Thanks to Loren Coleman for the pointer to this item.

Tuesday, September 28, 2010

Wow - celestial fireworks

This exploding star, thanks to a phenomenon called a "light echo," put on one heck of a show. V838 Monocerotis looks to be expansing at almost light speed, and it boggles the mind to look at the sequence of photos.

Even sea slugs need respect

"The shallow-water nudibranch fauna of Southern California especially is well known, so it was pretty exciting to find a new species right under our noses here in Santa Barbara County," says Jeff Goddard. The marine scientist plucked a new species of sea slug, a colorful animal with orange-tipped spines, out of a tide pool in 2008. The 3-cm slug, named Flabellina goddardi by one of Goddard's colleagues who wrote the formal description, is one more reminder that new species are everywhere.

Sunday, September 26, 2010

Animal mysteries in the Pikes Peak area

Courtesy of crypotozoologist Loren Coleman comes this roundup of animal oddities from my own locale, the Colorado Springs area. He includes escapes from the zoo (and a buffalo processing plant!) exotic animals of unknown origin, a link to our local sasquatch tales, and the "Colorado Springs lion" episode from 2008. The "lion" was taken seriously by authorities, but they never found a big cat, and the fuzzy cellphone photo was written off as a large Chow dog. (Although they never found a dog, either.)

Sylvia Earle pushes marine parks

Sylvia Earle has been studying the oceans for 50 years. Now she's pushing an equivalent of the parks many people are familiar with on land. The natucal versions are called marine protected areas (MPAs). We do have man ysuch areas around islands and reefs, but Earle eants to extend the idea to "fencing off" critical areas on the high seas from exploitation. The Sargasso Sea - "the golden rain forest of the sea" - is her leading example. See others in the web pages at the title link.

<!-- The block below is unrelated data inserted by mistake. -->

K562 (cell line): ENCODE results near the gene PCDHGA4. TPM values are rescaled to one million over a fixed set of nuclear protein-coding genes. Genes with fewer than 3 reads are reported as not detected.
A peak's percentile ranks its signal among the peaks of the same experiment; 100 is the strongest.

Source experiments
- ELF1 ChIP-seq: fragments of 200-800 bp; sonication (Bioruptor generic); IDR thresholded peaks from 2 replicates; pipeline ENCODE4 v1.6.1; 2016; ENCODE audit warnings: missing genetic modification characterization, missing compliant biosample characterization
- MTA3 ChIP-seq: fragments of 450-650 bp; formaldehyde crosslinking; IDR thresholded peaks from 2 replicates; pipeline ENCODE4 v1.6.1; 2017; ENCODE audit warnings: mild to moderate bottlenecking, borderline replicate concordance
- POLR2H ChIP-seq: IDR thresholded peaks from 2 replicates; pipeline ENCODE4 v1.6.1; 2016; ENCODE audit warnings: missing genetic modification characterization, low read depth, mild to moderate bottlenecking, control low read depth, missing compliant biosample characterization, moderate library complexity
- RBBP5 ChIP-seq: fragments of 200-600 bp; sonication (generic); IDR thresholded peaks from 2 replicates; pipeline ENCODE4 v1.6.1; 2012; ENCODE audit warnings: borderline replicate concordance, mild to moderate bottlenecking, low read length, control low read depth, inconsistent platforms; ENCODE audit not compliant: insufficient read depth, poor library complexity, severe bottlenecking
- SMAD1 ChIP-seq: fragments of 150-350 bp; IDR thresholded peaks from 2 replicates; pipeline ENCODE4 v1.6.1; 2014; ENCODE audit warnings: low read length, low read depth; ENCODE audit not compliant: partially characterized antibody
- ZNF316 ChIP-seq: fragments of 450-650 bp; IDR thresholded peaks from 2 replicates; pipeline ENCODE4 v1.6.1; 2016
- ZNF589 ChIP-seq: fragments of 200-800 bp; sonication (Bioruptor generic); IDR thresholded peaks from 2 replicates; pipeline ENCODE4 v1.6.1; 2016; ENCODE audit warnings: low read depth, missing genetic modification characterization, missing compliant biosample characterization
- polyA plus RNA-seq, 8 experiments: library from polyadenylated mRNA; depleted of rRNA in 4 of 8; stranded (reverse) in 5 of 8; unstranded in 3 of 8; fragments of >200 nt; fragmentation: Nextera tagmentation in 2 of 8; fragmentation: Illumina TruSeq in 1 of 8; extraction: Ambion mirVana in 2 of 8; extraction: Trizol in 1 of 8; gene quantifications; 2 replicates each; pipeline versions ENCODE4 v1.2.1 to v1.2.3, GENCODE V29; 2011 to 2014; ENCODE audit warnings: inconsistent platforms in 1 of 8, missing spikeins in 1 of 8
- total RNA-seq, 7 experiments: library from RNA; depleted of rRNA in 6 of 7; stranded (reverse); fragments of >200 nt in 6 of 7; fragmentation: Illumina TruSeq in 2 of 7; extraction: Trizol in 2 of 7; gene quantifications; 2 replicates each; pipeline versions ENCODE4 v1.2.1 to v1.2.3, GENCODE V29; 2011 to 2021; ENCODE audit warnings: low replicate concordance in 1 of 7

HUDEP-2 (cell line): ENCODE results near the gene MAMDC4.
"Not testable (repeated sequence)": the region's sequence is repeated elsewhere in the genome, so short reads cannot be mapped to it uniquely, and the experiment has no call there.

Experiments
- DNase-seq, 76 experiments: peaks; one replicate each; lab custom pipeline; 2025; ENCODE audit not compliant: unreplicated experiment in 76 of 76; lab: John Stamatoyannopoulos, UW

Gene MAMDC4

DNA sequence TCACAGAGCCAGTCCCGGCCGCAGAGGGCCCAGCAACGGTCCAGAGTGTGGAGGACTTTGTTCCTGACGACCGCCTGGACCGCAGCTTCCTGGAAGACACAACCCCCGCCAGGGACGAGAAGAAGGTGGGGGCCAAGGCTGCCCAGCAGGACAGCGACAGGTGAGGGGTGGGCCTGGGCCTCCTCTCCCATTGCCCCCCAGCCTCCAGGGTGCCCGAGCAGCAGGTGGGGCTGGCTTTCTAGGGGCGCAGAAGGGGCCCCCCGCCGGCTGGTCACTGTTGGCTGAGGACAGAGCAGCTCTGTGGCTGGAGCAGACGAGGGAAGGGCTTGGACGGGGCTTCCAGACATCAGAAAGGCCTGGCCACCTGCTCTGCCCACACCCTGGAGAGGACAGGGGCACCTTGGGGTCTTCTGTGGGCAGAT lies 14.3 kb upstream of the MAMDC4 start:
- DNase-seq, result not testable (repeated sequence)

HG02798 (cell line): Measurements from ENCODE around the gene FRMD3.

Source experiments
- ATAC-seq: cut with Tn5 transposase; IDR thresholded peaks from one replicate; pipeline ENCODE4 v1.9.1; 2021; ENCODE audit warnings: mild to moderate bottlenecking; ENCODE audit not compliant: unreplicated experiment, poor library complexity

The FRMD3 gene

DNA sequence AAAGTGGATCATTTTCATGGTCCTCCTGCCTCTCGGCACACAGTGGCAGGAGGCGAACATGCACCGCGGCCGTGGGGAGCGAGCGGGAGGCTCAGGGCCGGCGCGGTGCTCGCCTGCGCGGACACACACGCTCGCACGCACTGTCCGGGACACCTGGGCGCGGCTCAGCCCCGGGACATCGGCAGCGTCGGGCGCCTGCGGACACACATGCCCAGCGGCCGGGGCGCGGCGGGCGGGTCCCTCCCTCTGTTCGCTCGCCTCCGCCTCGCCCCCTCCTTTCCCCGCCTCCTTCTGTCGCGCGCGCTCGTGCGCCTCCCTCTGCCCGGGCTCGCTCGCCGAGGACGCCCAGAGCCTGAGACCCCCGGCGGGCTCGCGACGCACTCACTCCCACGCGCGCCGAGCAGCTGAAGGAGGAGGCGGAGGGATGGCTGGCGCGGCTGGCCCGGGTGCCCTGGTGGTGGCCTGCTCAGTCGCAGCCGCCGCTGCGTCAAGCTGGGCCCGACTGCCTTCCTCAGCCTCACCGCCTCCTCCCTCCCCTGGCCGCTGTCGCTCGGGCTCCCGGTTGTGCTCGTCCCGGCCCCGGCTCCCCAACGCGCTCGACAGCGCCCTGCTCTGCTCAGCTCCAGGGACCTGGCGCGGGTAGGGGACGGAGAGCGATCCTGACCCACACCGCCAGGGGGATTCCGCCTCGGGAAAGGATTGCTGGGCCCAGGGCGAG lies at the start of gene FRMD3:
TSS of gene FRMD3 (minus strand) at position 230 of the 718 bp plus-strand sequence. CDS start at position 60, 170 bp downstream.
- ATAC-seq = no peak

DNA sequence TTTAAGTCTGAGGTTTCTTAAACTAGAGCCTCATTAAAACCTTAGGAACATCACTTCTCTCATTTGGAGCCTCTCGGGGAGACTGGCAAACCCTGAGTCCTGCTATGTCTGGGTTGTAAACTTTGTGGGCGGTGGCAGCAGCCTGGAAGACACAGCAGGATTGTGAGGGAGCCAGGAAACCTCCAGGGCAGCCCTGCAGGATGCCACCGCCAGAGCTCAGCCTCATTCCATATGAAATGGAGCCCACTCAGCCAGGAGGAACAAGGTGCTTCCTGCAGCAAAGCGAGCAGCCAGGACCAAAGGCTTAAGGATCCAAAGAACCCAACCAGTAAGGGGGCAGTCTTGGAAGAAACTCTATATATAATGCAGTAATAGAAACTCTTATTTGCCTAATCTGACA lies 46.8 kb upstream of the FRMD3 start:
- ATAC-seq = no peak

COMMENT: This isn't an idea, it's an imperative. Conservationists are sometimes unrealistic about what can be accomplished, but we're reached the point where this HAS to be accomplished.

Saturday, September 25, 2010

Claims of UFO interference with ICBMs

Some former USAF personnel have gone public with claims UFOs were able to take control of Minuteman ICBMs, or at least interfere with them. Here's why I think memories are playing tricks, or something.
Several people say things happened, but hundreds of thousands have served in ICBM units without reporting any such thing, and no official documents have leaked. UFO sightings? Sure, they've happened in missile fields (they are mainly of the nocturnal lights type, which often prove to be astronomical phenomena or aircraft lights magnified by unusual atmospheric conditions).
But taking control? I'm not at all convinced. In the first place, I don't think
it's physically possible. Even advanced aliens have the same laws of physics governing propagation of radio signals, etc. The capsules, buried several stories deep, are grounded and hardened against any type of interference (MIJI) or (much more powerful) EMP from a nuclear near miss. A beam of EM energy powerful enough to penetrate earth and shielding would have left physical traces, like melted insulation.
If it somehow happened anyway, the investigations would have been immediate and extensive, and they would have been followed by emergency control system modifications to increase resistance to interference. These actions couldn't have been kept to a small circle (granted, the brass would have tried to do that, but I'm pretty certain it wouldn't have worked).
Matt Bille (another former USAF ICBM officer)

Constellation never had a chance

Veteran NASA program manager Wayne Hale, who had an inside view of the birth and slow death of NASA's Constellation program, writes that there was never a real chance for the program given two factors: the decision of the Bush administration and Congressional leaders not to up NASA's budget, and the fact it took much longer and cost much more than expected to return the Shuttle to service following the Columbia accident.